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Upheaval at the National Archives
Posted On March 10, 2011
Who knew that libraries, records, and archives could be so controversial? It’s rare to find an archive as headline news, but the first quarter of 2011 has not ended and the National Archives and Records Administration (NARA) has seen its name in lights for two seemingly independent issues: Suspended development of the Electronic Records Archive (ERA) and closure of the Archives Library and Information Center (ALIC). What happened to set off this furor was the release of two documents: Memorandum 2011-113 issued by the Archivist of the United States (AOTUS), David S. Ferriero, on Feb. 14 and the U.S. Government Accountability Office (GAO) Report to Congressional Committees, Electronic Government: National Archives and Records Administration’s Fiscal Year 2011 Expenditure Plan (GAO-11-299) published on March 4.

NARA Notice 2011-113 carried a seemingly routine subject line “President Requests $422M for National Archives 2012 Budget.” NARA is operating under a Continuing Resolution Authority holding spending to FY2010 levels until the FY2011 budget is approved. While the total budget request is 8.2 percent lower in FY2012 than in FY2011, funding of some projects within NARA are down considerably more, notably the National Historical Publications and Records Commission (NHPRC) whose grant making authority is reduced by 50%, from $10 million to $5 million.

On Feb. 17, the AOTUS Collector in Chief blog, aptly titled “Doing more with less,” summed up the budget situation that NARA and other Federal agencies are facing, outlining how NARA would be proceeding in a thoughtful manner to carry out its mission “to preserve the nation’s important records and make them accessible to the public as soon as possible” (NARA press release, Feb. 14, 2011). One budget saving measure is the decision to stop development of the Electronic Records Archives (ERA) and move directly into an operations and maintenance (O & M) mode. This transition at the end of FY 2011 will reduce program expenditures by $36,300,000. Beginning in FY 2012, ERA will become an operational system and will be moved into the Agency’s Operating Expenses (OE) appropriation.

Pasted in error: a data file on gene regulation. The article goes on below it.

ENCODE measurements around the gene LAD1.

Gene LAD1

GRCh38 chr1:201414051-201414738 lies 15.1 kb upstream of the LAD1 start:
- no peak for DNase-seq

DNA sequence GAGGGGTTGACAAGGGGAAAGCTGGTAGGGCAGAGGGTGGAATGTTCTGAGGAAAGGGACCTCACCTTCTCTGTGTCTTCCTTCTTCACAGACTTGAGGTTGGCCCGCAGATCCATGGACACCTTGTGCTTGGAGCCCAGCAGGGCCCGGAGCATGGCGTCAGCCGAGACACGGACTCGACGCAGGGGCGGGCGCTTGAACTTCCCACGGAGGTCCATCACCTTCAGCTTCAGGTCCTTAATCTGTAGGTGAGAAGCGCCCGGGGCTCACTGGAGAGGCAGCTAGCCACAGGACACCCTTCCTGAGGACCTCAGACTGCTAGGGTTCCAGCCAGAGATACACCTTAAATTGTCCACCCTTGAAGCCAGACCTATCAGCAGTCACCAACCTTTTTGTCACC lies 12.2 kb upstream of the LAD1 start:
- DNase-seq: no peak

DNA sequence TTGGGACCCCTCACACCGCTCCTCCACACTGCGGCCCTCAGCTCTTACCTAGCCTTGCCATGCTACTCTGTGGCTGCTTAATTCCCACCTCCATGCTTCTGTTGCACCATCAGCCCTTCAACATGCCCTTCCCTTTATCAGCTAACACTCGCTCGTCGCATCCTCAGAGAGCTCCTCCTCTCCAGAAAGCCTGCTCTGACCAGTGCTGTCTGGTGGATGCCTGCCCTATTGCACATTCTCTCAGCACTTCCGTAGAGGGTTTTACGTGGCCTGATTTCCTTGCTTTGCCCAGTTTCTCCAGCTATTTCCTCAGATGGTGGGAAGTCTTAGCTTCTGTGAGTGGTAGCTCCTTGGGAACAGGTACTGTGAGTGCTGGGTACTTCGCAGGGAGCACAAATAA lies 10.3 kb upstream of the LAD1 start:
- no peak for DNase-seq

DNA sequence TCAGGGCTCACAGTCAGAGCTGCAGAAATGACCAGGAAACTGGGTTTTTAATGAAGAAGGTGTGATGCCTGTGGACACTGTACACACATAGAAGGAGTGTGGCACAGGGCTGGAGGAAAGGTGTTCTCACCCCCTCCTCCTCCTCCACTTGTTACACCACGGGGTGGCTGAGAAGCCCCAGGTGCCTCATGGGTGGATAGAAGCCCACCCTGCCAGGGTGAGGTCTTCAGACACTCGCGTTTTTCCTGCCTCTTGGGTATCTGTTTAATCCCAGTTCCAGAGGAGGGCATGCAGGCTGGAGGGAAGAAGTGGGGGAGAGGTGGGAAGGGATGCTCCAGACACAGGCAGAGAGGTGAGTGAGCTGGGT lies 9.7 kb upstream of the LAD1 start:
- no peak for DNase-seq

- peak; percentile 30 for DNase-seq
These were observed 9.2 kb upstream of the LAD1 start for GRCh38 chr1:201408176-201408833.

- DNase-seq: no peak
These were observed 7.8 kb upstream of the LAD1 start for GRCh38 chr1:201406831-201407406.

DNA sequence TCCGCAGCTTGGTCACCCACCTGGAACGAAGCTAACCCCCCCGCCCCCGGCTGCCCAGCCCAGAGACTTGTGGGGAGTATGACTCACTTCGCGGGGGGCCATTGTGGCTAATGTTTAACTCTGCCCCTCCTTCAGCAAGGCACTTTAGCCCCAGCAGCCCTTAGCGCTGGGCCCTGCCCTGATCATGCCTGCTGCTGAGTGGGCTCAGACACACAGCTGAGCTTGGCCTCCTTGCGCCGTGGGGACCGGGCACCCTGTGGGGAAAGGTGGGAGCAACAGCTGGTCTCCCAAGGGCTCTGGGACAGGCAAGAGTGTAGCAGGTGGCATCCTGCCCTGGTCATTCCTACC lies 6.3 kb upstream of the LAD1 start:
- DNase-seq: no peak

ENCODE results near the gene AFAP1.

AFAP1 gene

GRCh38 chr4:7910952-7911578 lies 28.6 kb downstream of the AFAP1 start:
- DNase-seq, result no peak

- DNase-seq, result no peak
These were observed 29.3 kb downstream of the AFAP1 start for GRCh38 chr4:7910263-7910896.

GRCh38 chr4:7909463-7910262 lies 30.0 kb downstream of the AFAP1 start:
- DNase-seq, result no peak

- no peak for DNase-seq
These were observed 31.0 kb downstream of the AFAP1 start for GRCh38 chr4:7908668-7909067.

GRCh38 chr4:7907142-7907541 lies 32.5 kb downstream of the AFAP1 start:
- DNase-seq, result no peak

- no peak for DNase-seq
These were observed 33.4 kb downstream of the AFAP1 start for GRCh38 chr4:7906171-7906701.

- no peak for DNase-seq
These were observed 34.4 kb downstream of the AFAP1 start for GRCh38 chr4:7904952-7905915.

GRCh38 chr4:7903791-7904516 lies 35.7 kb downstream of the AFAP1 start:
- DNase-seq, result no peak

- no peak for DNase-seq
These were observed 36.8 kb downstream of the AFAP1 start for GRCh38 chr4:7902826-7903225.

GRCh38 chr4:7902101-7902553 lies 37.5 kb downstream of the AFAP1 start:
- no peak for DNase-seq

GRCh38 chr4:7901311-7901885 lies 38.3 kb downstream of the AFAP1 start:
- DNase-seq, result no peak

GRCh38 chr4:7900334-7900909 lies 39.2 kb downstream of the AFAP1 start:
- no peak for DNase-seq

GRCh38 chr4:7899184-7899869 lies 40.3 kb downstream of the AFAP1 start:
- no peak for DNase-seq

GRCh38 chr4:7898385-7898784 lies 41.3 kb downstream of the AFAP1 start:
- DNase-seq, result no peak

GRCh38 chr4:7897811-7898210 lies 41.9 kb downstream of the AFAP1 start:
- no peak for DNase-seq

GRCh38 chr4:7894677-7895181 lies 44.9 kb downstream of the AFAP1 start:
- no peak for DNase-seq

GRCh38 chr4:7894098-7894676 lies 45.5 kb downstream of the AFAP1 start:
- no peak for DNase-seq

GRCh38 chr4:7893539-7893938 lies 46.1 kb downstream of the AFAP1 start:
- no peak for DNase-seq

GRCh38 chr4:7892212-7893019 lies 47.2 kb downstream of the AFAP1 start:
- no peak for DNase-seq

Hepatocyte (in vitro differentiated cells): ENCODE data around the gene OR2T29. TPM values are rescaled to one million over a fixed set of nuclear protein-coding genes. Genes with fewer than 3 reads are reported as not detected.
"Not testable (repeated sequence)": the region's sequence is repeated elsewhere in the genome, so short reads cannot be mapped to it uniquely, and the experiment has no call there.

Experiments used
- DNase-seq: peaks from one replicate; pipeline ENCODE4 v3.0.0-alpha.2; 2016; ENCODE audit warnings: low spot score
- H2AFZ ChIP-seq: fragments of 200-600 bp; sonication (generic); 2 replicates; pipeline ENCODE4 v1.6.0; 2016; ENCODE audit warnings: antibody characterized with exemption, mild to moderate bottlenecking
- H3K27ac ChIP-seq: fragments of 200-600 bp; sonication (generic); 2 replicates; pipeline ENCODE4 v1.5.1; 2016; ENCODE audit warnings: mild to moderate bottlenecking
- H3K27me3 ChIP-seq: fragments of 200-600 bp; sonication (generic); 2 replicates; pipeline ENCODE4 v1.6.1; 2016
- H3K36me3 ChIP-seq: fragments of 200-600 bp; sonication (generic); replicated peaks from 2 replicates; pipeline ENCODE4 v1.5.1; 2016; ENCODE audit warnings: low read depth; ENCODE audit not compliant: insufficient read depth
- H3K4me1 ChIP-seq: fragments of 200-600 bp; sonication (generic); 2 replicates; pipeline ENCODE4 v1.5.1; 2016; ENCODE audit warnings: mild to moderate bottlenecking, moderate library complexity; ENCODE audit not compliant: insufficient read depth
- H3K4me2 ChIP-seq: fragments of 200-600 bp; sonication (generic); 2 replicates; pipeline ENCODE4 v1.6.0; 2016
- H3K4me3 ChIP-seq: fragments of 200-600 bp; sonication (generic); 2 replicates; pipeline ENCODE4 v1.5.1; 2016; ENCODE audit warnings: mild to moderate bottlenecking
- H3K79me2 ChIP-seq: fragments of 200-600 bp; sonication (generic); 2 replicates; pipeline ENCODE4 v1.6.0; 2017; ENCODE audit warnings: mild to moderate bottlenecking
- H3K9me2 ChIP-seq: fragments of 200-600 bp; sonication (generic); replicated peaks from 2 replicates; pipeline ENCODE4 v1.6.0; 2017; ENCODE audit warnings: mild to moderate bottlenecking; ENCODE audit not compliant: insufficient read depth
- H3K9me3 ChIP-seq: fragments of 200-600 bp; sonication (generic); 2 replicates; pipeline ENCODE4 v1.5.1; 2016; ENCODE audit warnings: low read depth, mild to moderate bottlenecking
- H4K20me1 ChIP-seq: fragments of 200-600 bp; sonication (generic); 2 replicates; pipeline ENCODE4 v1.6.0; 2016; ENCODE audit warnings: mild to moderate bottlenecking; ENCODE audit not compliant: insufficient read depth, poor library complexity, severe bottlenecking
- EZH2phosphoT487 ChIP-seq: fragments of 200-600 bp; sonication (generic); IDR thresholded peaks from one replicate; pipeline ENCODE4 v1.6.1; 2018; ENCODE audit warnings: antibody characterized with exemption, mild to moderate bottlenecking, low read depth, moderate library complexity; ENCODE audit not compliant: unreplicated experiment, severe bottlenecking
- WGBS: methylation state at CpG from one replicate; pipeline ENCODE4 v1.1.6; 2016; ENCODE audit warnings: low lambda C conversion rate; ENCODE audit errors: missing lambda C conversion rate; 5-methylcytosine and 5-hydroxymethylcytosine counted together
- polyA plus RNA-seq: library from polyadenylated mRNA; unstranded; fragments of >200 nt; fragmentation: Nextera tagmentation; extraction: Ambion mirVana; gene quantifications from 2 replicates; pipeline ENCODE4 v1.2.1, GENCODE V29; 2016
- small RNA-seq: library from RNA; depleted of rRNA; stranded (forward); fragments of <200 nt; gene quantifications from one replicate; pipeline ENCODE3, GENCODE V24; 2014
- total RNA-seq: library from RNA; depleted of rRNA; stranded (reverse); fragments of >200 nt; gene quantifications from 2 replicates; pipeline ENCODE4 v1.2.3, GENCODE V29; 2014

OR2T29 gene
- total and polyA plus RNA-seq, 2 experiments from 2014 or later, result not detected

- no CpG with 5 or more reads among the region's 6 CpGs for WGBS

Why ERA and What Does the Transition to O & M Mean?

While formally established in 1934, NARA has been the nation’s repository of records that document the nation’s history since 1775. By the 1980s, most records created within Federal agencies were digital, and NARA sought a way to be able to preserve and manage these new formats, as well as prepare itself for formats not yet envisioned. The Electronic Records Archives (ERA) is the nation’s response: a comprehensive system for preserving and providing continuing access to any type of electronic records created anywhere within the U. S. Federal Government. It will store and maintain records in the format they were created so as to retain the records’ authenticity. Additionally, the ERA System provides workflow support for the scheduling and transfer processes that facilitate the safe transfer of electronic records from Federal agencies to NARA, capabilities for ingest, storage, and archival preservation of those records at the Archives, and access to electronic records by the public.

On Sept. 8, 2005 NARA awarded a contract to Lockheed Martin to design and develop the nation’s effort to preserve and manage  “electronic records and to manage the lifecycle of paper records and other holdings, including support for records retention schedules and the accessioning process for all Federal records”. NARA expected Lockheed to proceed incrementally, each year building on the progress made during the prior year, launching ERA’s initial operating capability by 2007 and to have it fully operational by 2011 at a cost of $308 million.

The GAO’s review of NARA’s FY2011 expenditure plan concluded that the Agency’s “expenditure plan satisfies four of the six legislative conditions and partially satisfies two.” Where NARA was deemed deficient was in its Capital Planning and Investment Control (CPIC) review (i.e., not documenting approval of schedule and scope changes and not validating estimated benefits and costs of deployed ERA capabilities). Additionally, expenditure plans for large-scale IT projects must be approved by the OMB, and NARA’s expenditures for FY2011 have not been approved. This is not the first time that ERA cost overruns and extension of schedule deadlines have been recognized by the Agency, those with oversight responsibilities, or the public.